Thursday, January 19, 2006

It was a sign of just how strong my reaction was to Linh Dinh’s latest book, Borderless Bodies, that when I picked up the new issue of The Poker and started reading the two poems of George Stanley that lead off the journal, they felt like echoes of Linh Dinh. Here is the second section of Stanley’s “Common Areas”:

We meet here, on our way
from the inside to the outside,
the outside to the inside,
in this place that is neither in nor out,
this common place give for us to use,
coming in or going out.

When my fellow tenant and I are both going out,
we are each going into the world,
into our secret lives.

When we are both coming in that is worse,
we each know the other is going to his apartment,
where he has grave duties to perform.
When one is going out and the other in,
there is a sense of irrelevancy;
this non-meeting might as well take place
outside, on the street.

There is a surrealism of the commonplace here, accentuated by the repetition of the words out & outside, which between them occur seven times in these 16 lines. The opposing figures, in, inside & into occur even more often, nine times, although they tend to disappear upon reading, a consequence of the softness of i followed by n. But beyond this one heightened aspect, Stanley’s has little in common with Linh Dinh. Reading Stanley’s poem again a day later, I realized that there was no echo, really, beyond a sense of magnifying minutiae to make them visible in the poem and an idea  they seem to share about the integrity of the stanza. What I really had here was an instance where a strong poet, using vibrant language, was leaving behind an echo that might have washed over whatever text came next, but which definitely did so here, because Stanley’s poem is deliberately muted, accentuating its own quietness – what else is the role of that third line in the first stanza? And this in turn made me think about quietness in poetry. Not to be confused with Quietude, which is a literary movement of anglophiles that historically has accumulated & concentrated what little institutional power may be available to poetry while denying that it exists.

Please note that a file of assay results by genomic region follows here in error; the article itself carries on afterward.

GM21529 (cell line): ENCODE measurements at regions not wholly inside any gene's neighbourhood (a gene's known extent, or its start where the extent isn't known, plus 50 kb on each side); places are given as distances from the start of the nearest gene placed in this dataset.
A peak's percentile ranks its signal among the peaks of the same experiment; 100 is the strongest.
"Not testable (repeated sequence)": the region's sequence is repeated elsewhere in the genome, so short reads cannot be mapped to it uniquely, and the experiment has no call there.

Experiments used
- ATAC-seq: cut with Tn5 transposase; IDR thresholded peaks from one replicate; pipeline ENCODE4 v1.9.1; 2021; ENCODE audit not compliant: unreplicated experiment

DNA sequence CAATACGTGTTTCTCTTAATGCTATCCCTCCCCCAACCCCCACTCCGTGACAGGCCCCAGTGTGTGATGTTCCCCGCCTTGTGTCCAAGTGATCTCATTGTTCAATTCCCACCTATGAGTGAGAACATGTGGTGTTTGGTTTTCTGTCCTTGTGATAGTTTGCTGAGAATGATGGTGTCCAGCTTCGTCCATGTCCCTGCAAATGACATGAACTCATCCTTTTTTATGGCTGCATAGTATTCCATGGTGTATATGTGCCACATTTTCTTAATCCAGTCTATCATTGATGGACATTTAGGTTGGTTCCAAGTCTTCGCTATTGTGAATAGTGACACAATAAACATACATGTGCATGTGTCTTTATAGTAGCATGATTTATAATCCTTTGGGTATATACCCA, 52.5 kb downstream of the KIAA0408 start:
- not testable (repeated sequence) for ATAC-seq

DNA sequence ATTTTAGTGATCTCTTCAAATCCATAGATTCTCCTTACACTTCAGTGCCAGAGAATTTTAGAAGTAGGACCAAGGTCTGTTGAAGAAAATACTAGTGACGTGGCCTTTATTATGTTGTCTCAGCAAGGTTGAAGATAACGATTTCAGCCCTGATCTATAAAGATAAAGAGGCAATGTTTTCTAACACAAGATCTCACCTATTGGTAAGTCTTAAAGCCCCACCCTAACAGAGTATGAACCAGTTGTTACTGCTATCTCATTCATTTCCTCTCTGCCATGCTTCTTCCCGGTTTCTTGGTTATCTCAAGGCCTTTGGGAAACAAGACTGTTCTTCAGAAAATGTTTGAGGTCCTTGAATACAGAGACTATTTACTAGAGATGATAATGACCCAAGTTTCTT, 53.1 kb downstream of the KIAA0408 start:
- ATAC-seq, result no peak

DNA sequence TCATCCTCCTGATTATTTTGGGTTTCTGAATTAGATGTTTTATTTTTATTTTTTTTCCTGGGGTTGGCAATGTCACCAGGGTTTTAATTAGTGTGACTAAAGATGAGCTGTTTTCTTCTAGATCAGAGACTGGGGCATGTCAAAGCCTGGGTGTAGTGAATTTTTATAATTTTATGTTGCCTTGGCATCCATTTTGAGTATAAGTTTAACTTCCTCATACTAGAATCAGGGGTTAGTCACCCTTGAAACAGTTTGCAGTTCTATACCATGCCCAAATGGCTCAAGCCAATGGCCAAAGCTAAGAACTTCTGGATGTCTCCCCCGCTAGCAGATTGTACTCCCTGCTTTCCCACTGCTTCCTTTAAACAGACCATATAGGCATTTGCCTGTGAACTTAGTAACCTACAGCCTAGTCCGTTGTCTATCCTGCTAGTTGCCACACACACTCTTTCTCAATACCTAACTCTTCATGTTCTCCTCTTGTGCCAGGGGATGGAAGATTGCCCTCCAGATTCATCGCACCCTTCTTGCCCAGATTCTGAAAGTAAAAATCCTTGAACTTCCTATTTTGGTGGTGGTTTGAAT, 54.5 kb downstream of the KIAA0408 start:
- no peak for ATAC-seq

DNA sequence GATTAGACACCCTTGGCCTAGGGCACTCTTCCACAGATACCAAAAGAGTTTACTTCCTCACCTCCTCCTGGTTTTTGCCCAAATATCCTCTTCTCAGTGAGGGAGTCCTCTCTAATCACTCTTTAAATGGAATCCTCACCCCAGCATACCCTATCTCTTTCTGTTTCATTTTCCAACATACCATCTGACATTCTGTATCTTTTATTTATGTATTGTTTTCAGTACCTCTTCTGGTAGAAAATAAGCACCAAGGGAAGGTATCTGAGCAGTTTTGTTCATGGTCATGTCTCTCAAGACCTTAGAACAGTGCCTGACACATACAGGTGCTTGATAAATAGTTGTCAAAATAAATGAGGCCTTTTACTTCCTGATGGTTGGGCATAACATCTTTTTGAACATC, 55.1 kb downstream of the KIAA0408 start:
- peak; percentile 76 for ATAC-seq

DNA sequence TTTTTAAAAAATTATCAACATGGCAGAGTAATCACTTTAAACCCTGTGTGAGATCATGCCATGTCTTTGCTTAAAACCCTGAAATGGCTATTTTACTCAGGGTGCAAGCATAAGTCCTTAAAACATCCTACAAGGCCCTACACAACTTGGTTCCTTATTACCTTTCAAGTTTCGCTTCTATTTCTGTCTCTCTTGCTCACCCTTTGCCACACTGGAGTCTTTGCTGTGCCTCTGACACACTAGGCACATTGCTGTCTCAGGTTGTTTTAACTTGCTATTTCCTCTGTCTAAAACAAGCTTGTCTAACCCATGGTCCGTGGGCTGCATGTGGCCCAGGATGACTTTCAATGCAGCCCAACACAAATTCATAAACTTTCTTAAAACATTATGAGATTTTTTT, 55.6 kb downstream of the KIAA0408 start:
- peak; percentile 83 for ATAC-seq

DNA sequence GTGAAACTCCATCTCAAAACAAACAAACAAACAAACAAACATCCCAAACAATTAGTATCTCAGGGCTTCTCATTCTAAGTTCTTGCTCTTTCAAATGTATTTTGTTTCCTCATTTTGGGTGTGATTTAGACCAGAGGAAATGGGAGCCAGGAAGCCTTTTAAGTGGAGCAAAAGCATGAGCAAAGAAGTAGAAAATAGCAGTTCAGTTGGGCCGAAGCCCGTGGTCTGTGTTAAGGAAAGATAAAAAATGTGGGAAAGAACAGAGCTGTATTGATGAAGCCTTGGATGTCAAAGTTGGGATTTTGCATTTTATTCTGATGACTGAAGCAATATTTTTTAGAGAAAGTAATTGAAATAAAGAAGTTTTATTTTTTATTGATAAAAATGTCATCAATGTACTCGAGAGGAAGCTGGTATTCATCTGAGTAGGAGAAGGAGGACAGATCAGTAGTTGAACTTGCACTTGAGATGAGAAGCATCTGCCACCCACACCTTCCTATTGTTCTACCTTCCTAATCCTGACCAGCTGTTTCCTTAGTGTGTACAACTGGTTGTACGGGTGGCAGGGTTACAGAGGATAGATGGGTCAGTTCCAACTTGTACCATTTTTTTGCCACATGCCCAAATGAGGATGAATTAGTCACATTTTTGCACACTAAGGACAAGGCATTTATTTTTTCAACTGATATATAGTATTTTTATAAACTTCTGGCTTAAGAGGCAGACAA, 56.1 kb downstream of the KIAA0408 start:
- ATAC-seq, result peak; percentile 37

Quietness, on the other hand, is tonal, one effect among many. It’s one that I often think doesn’t get taken seriously enough, because poetry – perhaps especially within the post-avant tradition – tends to reward gauds. The number of New American poets who were essentially quiet is particularly few – it’s not how you would describe Olson nor Ginsberg nor Frank O’Hara nor Jack Spicer nor Amiri Baraka nor Kenneth Koch nor Gregory Corso etc. Creeley can be, from time to time, as can Duncan, tho neither comes close to Cid Corman in this respect, let alone George Oppen.